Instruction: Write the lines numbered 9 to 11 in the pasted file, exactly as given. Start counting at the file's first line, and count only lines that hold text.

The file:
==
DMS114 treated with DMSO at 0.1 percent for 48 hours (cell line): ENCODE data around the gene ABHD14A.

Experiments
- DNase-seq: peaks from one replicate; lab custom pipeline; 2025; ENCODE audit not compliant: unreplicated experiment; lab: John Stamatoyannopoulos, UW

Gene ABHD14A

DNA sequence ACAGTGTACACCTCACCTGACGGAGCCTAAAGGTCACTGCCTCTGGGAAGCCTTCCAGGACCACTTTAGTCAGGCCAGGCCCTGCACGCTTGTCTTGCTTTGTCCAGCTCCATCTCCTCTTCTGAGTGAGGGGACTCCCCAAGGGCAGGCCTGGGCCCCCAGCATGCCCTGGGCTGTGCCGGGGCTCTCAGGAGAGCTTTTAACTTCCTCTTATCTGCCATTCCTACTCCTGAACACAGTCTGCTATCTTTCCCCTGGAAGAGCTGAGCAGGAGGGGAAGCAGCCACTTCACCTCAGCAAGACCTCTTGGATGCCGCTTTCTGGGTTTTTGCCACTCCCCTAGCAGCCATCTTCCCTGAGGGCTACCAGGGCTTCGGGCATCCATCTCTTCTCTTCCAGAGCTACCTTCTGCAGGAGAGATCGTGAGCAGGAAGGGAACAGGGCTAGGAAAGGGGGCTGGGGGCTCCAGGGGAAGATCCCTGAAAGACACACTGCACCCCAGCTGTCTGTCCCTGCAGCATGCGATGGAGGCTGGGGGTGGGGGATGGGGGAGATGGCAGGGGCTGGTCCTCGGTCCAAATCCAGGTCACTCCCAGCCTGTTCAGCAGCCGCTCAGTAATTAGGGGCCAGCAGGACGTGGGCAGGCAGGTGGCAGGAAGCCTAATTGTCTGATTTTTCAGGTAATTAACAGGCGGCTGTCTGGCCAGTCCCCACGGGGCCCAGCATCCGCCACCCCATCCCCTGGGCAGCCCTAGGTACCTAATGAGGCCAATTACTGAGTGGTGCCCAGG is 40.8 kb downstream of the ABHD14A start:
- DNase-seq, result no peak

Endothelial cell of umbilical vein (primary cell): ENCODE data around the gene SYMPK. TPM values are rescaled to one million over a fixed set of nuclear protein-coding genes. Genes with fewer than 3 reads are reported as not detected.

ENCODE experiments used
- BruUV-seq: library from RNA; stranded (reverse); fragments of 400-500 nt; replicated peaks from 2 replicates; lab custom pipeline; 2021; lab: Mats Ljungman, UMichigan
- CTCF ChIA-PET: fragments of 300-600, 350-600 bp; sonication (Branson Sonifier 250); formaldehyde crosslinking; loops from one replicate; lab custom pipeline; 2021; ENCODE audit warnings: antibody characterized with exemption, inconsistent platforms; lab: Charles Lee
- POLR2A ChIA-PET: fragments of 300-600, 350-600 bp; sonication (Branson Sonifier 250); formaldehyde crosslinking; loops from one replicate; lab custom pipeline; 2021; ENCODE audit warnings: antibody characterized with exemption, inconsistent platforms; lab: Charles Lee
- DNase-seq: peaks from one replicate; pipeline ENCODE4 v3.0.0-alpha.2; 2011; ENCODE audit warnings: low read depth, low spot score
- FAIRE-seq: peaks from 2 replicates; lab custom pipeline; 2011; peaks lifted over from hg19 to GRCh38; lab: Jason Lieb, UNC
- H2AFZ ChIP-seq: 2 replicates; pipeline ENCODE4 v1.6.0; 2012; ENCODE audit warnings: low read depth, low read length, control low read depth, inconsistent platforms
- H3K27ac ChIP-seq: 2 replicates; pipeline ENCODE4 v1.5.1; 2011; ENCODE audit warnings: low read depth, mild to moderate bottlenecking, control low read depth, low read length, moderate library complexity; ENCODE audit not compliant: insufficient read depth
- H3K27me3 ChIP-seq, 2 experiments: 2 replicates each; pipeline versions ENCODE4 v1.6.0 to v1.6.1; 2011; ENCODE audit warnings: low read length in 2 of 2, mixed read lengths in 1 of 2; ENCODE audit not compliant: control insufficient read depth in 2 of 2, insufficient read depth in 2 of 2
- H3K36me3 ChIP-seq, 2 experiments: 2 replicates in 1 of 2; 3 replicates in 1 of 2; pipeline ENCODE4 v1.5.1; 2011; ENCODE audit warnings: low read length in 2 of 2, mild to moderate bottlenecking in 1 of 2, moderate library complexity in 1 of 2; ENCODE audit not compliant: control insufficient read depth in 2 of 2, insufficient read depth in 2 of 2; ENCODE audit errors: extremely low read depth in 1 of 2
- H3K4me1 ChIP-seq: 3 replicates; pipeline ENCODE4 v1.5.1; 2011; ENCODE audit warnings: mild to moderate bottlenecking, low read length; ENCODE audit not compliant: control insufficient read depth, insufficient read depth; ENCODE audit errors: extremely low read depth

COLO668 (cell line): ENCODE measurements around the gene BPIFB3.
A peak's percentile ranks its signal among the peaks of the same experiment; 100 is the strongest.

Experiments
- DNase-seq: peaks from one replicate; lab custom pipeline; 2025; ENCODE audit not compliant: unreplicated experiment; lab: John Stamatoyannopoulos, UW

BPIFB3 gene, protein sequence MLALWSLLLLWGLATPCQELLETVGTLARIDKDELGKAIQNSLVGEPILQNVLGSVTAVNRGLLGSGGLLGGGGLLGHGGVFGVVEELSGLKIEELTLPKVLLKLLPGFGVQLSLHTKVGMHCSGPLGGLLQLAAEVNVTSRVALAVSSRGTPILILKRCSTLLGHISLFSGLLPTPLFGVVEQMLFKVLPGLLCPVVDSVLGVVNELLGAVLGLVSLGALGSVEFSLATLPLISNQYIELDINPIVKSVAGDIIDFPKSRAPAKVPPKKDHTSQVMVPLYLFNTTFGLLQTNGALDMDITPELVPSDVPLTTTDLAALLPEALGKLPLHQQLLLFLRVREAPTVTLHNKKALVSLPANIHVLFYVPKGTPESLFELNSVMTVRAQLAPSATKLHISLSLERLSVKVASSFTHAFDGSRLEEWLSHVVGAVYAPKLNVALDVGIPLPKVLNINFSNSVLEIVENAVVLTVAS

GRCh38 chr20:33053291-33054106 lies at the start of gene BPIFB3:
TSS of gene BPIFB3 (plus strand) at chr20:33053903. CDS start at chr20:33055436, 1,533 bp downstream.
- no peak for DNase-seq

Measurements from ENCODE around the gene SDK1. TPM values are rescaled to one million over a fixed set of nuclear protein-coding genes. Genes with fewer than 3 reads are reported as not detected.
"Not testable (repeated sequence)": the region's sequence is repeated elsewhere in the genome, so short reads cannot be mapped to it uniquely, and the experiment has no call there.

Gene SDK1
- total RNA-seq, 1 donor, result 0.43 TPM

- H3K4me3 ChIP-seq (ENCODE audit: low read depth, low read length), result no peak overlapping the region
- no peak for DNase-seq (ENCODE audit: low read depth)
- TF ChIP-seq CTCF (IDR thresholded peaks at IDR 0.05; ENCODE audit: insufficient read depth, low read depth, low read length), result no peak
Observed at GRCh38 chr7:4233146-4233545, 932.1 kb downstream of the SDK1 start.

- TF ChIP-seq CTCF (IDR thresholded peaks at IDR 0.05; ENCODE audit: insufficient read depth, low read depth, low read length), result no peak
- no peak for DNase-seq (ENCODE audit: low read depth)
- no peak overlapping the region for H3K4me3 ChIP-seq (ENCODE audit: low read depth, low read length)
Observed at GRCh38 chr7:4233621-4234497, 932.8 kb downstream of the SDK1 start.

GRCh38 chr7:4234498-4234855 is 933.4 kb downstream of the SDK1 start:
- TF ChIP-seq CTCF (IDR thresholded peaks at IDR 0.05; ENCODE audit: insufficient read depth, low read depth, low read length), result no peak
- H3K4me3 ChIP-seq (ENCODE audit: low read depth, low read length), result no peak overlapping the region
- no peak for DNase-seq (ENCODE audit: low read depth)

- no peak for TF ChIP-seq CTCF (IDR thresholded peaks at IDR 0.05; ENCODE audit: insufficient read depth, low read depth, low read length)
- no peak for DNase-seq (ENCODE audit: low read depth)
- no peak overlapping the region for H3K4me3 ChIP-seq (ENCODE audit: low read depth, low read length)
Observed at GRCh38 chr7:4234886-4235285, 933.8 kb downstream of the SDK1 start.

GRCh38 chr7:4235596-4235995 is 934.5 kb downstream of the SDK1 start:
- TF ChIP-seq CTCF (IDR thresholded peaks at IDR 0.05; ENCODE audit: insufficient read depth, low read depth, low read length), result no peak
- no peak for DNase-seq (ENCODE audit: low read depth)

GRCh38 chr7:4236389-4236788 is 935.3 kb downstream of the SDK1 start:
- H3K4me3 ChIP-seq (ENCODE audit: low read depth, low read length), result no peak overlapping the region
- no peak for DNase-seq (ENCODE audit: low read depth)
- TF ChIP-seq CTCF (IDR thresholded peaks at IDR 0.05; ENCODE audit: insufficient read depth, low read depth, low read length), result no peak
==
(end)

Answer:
- BruUV-seq: library from RNA; stranded (reverse); fragments of 400-500 nt; replicated peaks from 2 replicates; lab custom pipeline; 2021; lab: Mats Ljungman, UMichigan
- CTCF ChIA-PET: fragments of 300-600, 350-600 bp; sonication (Branson Sonifier 250); formaldehyde crosslinking; loops from one replicate; lab custom pipeline; 2021; ENCODE audit warnings: antibody characterized with exemption, inconsistent platforms; lab: Charles Lee
- POLR2A ChIA-PET: fragments of 300-600, 350-600 bp; sonication (Branson Sonifier 250); formaldehyde crosslinking; loops from one replicate; lab custom pipeline; 2021; ENCODE audit warnings: antibody characterized with exemption, inconsistent platforms; lab: Charles Lee